Localization and Interculturality
  • ISSN 2032-6904
  • E-ISSN: 2032-6912
Buy:$35.00 + Taxes


This paper introduces the concept of ‘cultural dimension’ as developed in intercultural communication, into the field of intercultural narrative studies. Since cultural dimensions describe and explain social human behavior, the question emerges whether they can also help to study narratorial behavior. If so, cultural dimensions may assist scholars to study the cultural localization of global values in narratives. When conceiving of narrative as the representation of characters acting in situations, one may distinguish two levels of narrative behavior: the level of character behavior, i.e. the represented, and the level of a narrator behaving narratively, i.e. the representation. This paper focuses on the level of the narrative agency. Borrowing some classical concepts from narratology (real authors, implied authors, narrator, narratee, implied audience and real audiences), it examines how narratorial behavior may display cultural, i.e. localized values at various levels. By way of conclusion, this essay suggests how the concept of ‘cultural dimension’ could assist a study of cross-cultural audience empathy.


Article metrics loading...

Loading full text...

Full text loading...


  1. Bearden, William O. , Bruce R. Money , and Jennifer L. Nevins
    2006 ‘Multidimensional versus Unidimensional Measures in Assessing National Culture Values: The Hofstede VSM 94 Example’. Journal of Business Research59: 195–203. doi: 10.1016/j.jbusres.2005.04.008
    https://doi.org/10.1016/j.jbusres.2005.04.008 [Google Scholar]
  2. Booth, Wayne
    1991The Rhetoric of Fiction. 2nd Edition. London: Penguin Books.
    [Google Scholar]
  3. Bordwell, David
    1985Narration in the Fiction Film. London, New York: Routledge.
    [Google Scholar]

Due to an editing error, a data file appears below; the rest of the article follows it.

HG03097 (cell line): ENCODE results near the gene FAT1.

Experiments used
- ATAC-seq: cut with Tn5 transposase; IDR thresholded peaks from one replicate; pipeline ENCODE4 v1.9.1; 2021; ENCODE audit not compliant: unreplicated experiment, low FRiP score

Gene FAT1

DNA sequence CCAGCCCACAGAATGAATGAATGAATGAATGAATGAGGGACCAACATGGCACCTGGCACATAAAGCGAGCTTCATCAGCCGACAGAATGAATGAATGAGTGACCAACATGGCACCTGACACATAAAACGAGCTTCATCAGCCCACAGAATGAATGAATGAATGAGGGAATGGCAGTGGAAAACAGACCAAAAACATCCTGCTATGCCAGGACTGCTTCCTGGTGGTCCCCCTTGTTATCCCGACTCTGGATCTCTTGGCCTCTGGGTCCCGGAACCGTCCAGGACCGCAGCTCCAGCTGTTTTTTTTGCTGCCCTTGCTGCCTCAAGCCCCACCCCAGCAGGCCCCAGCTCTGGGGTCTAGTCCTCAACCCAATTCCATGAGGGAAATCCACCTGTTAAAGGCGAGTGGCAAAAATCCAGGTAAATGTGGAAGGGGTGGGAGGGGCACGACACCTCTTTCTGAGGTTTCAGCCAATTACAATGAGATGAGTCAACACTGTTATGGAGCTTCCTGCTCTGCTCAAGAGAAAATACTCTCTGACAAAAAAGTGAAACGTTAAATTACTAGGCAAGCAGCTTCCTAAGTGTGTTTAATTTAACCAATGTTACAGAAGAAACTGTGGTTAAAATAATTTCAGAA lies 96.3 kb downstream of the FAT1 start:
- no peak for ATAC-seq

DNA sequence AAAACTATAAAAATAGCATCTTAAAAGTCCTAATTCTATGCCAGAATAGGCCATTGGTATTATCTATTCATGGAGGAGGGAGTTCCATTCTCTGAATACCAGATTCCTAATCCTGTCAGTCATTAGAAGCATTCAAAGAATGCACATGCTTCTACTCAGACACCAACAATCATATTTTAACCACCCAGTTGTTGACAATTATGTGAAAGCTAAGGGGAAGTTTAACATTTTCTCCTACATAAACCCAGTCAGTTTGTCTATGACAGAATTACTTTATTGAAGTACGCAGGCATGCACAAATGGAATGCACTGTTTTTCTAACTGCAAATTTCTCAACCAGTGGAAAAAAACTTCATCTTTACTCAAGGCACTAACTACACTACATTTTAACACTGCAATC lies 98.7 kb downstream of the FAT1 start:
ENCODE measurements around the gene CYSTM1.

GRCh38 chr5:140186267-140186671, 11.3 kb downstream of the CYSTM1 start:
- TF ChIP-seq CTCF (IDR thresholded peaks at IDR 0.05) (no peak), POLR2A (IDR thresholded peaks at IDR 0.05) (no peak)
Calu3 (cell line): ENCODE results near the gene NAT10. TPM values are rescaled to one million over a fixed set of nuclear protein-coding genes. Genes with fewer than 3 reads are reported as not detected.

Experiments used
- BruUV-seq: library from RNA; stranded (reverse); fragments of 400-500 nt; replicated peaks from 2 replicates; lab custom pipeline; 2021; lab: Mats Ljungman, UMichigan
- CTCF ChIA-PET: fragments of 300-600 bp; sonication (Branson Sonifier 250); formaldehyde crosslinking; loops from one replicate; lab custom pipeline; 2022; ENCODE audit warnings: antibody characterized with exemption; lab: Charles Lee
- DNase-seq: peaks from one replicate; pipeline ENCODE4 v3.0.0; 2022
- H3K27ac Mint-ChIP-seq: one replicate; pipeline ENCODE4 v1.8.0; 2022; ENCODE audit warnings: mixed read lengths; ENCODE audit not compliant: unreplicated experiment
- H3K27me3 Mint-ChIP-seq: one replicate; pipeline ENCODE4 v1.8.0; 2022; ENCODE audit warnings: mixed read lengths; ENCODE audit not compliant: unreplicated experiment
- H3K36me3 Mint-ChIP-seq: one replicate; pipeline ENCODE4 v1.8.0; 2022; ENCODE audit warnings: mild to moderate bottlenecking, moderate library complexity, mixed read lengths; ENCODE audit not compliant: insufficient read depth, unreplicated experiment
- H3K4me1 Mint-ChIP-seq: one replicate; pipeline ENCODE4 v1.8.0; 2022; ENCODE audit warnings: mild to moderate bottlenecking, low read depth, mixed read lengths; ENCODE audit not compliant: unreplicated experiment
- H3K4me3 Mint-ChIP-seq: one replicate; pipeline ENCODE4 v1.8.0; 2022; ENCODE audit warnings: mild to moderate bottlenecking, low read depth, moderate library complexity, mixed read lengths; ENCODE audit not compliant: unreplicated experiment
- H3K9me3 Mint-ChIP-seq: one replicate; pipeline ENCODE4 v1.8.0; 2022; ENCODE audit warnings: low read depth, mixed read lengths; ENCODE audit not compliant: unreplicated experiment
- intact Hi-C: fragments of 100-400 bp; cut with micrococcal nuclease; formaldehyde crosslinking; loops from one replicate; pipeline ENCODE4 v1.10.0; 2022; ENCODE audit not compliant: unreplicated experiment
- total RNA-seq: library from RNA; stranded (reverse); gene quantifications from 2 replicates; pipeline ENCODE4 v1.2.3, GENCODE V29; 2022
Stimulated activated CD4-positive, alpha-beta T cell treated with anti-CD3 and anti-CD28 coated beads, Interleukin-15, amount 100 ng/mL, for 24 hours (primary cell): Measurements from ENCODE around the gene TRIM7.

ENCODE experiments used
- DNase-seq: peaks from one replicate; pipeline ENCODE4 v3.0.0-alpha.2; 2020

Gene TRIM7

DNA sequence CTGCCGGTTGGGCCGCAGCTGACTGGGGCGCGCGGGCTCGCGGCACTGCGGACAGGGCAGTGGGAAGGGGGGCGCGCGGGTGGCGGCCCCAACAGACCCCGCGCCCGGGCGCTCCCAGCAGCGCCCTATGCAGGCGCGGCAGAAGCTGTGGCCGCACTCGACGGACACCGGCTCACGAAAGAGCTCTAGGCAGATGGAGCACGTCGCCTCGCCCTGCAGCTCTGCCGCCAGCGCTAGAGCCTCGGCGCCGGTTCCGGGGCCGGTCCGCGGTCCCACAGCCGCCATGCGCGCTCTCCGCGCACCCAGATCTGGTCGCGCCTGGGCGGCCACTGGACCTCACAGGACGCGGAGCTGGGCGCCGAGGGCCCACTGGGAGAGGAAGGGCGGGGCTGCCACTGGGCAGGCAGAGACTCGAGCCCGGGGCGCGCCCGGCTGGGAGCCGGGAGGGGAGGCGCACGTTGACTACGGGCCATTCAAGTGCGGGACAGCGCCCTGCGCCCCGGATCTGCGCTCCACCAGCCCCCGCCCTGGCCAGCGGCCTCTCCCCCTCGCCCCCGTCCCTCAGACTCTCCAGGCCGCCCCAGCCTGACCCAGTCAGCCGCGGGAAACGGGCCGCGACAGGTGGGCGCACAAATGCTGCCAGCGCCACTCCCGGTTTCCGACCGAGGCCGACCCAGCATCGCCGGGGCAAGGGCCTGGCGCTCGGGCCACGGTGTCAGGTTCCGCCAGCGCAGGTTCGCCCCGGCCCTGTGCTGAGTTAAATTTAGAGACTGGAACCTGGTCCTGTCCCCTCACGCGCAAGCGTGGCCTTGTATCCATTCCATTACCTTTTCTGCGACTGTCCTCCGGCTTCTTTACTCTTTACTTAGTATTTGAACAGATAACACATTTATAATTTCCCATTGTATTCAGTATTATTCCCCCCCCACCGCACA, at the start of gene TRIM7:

4. 2008Poetics of Cinema. London: Routledge.
    [Google Scholar]
  5. Bordwell, David , Kristin Thompson , and Janet Staiger
    1985The Classical Hollywood Cinema. Film Style and Mode of Production to 1960. London: Routledge. doi: 10.4324/9780203358818
    https://doi.org/10.4324/9780203358818 [Google Scholar]
  6. Carroll, Noël
    2001 ‘On the Narrative Connection’. InNew Perspectives on Narrative Perspective, 21–41. Albany, NY: State University of New York Press.
    [Google Scholar]
  7. 2011. ‘On Some Affective Relations between Audiences and the Characters in Popular Fictions’. InEmpathy. Philosophical and Psychological Perspectives, 162–84. Oxford: Oxford University Press. doi: 10.1093/acprof:oso/9780199539956.003.0012
    https://doi.org/10.1093/acprof:oso/9780199539956.003.0012 [Google Scholar]
  8. Cattrysse, Patrick
    . forthcoming. ‘Cultural Dimensions and an Intercultural Study of Screenwriting’. InTranscultural Screenwriting: Telling Stories for a Global World. Cambridge: Cambridge Scholars Publishing.
    [Google Scholar]
  9. 2010 ‘The Protagonist’s Dramatic Goals, Wants and Needs’. Journal of Screenwriting1 (1): 83–97. doi: 10.1386/josc.1.1.83/1
    https://doi.org/10.1386/josc.1.1.83/1 [Google Scholar]
  10. Chatman, Seymour
    1980 ‘What Novels Can Do That Films Can’t (And Vice Versa)’. Critical Inquiry7 (1): 121–40. doi: 10.1086/448091
    https://doi.org/10.1086/448091 [Google Scholar]
  11. de Waal, Frans
    2009The Age of Empathy. Nature’s Lessons for a Kinder Society. New York: Harmony Books.
    [Google Scholar]
  12. Genette, Gérard
    1972Figures III. Collection Poétique. Paris: Editions du Seuil.
    [Google Scholar]
  13. Grodal, Torben
    2009Embodied Visions. Evolution, Emotion, Culture, and Film. Oxford: Oxford University Press. doi: 10.1093/acprof:oso/9780195371314.001.0001
    https://doi.org/10.1093/acprof:oso/9780195371314.001.0001 [Google Scholar]
  14. Hall, Edward T
    1966The Hidden Dimension. New York: Anchor Books Editions.
    [Google Scholar]
  15. 1976Beyond Culture. New York: Anchor Books Editions.
    [Google Scholar]
  16. Hall, Stuart
    1980 ‘Encoding/Decoding’. InCulture, Media, Language, 128–39. London: Hutchinson.